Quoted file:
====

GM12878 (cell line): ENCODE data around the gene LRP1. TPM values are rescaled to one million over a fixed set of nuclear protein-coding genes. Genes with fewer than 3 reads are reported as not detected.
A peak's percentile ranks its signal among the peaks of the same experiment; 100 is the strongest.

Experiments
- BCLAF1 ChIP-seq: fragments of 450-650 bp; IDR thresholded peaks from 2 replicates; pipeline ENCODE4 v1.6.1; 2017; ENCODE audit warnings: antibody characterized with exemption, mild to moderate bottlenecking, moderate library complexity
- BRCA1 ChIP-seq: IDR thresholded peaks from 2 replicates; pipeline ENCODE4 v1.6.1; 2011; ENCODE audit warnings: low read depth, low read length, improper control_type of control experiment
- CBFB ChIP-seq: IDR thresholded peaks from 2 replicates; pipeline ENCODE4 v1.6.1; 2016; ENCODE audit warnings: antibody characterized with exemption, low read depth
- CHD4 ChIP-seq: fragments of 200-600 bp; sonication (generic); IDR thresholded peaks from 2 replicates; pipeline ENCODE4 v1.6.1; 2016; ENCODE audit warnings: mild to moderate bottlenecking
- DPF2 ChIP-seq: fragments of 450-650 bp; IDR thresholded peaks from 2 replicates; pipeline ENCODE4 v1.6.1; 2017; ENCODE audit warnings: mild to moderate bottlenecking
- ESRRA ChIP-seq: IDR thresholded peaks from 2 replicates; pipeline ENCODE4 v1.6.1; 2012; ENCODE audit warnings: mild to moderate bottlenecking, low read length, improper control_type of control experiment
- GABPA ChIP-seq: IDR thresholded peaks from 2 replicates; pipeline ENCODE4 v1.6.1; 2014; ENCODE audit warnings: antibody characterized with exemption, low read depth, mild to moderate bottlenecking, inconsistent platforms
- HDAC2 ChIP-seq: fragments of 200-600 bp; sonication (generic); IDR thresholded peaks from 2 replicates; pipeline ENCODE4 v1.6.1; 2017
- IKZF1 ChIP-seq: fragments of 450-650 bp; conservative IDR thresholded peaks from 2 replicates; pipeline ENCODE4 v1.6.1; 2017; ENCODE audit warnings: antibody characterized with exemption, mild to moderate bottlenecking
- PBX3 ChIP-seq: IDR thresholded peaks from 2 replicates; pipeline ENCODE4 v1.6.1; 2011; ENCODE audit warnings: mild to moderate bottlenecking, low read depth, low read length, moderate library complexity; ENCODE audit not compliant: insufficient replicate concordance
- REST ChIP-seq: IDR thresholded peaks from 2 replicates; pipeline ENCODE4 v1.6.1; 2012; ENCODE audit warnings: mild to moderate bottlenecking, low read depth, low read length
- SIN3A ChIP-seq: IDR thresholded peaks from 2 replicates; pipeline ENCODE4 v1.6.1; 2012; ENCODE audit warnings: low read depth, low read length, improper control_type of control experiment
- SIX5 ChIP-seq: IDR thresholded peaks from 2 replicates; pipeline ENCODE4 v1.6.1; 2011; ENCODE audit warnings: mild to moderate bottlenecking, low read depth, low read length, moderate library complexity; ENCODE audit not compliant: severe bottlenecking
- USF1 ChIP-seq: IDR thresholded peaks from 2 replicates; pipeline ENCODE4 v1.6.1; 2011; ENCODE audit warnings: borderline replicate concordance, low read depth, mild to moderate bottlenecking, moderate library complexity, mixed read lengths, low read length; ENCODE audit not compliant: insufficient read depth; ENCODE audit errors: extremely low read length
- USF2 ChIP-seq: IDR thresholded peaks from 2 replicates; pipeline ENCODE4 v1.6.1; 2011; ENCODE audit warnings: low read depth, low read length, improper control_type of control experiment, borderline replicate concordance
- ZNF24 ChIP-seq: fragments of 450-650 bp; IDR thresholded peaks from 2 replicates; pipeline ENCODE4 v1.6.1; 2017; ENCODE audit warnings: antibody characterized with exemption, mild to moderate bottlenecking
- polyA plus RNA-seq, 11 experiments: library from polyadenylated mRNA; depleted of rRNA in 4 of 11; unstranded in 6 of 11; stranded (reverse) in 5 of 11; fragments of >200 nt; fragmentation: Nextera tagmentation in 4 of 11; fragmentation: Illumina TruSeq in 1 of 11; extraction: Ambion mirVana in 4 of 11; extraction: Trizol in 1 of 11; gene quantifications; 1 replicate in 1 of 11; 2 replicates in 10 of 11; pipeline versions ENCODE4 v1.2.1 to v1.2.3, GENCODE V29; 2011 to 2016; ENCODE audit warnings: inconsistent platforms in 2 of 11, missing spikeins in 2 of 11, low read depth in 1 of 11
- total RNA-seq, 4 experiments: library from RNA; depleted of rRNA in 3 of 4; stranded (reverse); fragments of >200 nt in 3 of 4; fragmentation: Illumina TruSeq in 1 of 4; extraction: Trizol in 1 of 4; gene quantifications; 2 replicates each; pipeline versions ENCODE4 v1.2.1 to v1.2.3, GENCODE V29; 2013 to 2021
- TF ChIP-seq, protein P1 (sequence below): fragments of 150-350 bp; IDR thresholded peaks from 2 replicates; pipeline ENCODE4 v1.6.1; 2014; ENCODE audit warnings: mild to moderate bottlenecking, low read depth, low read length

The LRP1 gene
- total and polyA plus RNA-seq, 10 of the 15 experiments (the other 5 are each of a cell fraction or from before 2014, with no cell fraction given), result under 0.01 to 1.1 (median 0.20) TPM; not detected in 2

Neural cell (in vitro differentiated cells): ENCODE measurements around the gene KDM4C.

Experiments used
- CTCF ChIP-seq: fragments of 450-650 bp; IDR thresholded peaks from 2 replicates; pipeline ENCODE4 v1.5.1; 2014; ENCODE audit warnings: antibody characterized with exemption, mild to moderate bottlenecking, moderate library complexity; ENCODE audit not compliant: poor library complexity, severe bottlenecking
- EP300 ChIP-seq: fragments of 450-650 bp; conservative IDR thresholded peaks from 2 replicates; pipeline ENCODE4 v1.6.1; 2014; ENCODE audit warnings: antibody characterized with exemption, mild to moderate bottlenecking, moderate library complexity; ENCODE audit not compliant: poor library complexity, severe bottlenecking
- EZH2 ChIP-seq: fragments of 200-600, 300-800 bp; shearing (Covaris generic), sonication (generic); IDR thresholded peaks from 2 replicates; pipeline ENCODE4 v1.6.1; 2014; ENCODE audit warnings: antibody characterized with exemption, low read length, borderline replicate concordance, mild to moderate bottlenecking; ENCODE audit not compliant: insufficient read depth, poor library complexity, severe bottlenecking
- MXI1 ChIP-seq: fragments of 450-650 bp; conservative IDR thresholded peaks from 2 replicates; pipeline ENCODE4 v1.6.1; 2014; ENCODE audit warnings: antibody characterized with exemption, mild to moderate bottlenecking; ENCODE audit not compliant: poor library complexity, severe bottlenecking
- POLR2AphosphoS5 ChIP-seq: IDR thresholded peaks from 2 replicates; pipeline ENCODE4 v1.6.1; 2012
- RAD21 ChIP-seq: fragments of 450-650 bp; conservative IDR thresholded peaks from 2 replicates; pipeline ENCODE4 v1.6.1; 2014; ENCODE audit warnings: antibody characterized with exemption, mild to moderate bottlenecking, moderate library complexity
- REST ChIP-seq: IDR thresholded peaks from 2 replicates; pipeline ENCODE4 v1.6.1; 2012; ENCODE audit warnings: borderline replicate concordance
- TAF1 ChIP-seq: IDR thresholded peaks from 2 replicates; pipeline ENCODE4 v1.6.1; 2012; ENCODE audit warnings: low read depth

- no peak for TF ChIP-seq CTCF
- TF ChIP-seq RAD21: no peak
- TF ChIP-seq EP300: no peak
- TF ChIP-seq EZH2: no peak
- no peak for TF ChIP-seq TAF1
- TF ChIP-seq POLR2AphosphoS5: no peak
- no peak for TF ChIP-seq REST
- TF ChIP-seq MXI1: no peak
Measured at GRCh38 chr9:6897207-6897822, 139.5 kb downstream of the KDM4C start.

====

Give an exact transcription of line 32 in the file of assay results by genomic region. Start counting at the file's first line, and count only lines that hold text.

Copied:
- RAD21 ChIP-seq: fragments of 450-650 bp; conservative IDR thresholded peaks from 2 replicates; pipeline ENCODE4 v1.6.1; 2014; ENCODE audit warnings: antibody characterized with exemption, mild to moderate bottlenecking, moderate library complexity